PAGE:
Learning From Frugal Housewives Part I
I thought it might be fun to share with my Retro readers some handy dandy 1947 "Household Hints'
Saving Money in The Kitchen
1. Get More juice out of lemons : Quickly heat the lemons in hot water for several minutes before squeezing, Or roll to soften.
2. Don't waste flour, you won't waste flour if you dust it from a large salt shaker onto meats, fish, or patties instead of dipping hte food into the flour. It's easier too.
3. Save your orange and lemon rinds: a clever woman also saves some of her orange and lemon rinds, boils them in water for a short time and uses the liquid in iced tea, lemonade, fruit drinks. Costs nothing and helps make a fine thirst quencher.
4. Leftover coffee need not be poured down the drain. Freeze it into coffee ice-cubes for your iced coffee or other iced drinks. The same goes for your tea.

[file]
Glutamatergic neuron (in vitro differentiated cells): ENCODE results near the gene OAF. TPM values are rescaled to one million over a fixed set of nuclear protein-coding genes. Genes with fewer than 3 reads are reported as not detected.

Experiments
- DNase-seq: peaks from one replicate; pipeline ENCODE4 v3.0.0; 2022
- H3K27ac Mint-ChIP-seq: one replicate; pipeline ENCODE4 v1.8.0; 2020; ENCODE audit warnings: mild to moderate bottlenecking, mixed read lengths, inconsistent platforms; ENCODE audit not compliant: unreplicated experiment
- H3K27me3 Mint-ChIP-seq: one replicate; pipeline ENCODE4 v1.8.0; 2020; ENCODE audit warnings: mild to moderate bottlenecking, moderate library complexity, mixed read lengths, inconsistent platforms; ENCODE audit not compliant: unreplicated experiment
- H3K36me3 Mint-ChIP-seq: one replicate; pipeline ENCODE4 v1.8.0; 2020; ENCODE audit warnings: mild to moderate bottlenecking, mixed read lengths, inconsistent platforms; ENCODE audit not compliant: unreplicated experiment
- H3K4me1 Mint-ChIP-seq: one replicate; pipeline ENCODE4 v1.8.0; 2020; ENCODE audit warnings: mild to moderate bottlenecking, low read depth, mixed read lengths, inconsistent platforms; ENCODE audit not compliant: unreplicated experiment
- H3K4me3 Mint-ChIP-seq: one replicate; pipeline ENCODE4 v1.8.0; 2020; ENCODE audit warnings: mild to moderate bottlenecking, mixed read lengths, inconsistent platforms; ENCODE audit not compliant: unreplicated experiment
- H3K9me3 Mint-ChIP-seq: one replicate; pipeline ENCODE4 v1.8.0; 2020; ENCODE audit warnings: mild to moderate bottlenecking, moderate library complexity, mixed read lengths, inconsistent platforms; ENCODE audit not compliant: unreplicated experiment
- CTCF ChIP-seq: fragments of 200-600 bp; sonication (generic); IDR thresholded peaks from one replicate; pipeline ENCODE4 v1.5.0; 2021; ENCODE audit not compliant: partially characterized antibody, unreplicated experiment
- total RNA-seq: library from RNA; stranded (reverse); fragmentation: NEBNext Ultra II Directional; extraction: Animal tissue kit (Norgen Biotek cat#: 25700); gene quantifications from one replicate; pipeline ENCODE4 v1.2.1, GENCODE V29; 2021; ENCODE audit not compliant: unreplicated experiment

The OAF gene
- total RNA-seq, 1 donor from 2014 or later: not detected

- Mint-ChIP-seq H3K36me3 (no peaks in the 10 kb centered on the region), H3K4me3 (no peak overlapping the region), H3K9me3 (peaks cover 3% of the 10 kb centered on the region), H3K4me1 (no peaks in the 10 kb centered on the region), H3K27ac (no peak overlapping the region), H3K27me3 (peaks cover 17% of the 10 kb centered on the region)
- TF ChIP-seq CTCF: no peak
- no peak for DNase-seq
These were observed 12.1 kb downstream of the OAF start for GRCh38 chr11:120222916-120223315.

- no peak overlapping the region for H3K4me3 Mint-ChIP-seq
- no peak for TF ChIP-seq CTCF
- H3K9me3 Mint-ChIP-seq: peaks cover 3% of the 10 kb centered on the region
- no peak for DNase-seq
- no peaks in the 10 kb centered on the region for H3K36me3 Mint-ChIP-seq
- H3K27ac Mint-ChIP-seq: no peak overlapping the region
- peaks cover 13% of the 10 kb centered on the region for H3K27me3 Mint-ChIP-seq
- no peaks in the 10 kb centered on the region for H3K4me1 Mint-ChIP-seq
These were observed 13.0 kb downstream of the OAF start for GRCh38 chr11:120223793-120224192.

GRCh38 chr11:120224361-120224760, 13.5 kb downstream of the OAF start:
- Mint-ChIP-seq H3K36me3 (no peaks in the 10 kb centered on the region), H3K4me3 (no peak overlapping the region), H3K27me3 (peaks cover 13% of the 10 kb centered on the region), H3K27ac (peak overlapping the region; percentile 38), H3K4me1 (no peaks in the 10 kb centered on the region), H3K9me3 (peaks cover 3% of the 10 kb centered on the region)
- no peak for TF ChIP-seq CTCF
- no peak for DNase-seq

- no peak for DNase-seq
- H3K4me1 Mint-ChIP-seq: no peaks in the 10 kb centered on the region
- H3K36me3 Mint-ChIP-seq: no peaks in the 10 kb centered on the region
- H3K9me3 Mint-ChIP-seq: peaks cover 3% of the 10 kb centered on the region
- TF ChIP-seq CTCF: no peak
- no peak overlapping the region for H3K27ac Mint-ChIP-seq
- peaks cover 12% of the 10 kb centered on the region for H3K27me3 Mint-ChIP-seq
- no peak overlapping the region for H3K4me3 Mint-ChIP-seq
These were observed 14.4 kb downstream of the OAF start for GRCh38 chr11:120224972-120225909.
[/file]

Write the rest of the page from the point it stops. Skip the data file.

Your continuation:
5. Eliminate molasses waste when measuring molasses by greasing the cups lightly.
6. Use cereal to stretch meat. Add crushed cereal flakes to a meat loaf. Or toss cereal flakes with melted margarine and grated cheese for a caserole toppping.
7. Save the water in which you boil rice. It's good to use to make gravy. It thickens itself!
8. To make fruit go farther, add cubes of bright-flavored gelatin dessert (lime, strawberry, etc). Pretty to serve in sherbets.
9. If only a little lemon juice is needed, make a cut in the end of hte lemon and squeeze out exactly the amount desired. The rest will keep better.
10. Place a piece of apple in your brown sugar and it will keep the sugar from drying out and lumping. Try the same cure for too-dry cookies.
Source "1003 Household Hints", 1947 Edited by Michael Gore
C. Dianne Zweig is the author of Hot Kitchen & Home Collectibles of the 30s, 40s, 50s and Hot Cottage Collectibles for Vintage Style Homes. She is also the Editor of Iantiqueonline.com an actively growing internet based resource community for people who buy, sell or collect antiques, collectibles and art. You can find Dianne’s fabulous retro and vintage kitchen, home and cottage collectibles at The Collinsville Antiques Company of New Hartford, CT, a 22,000 feet antique emporium with an in-house retro café.
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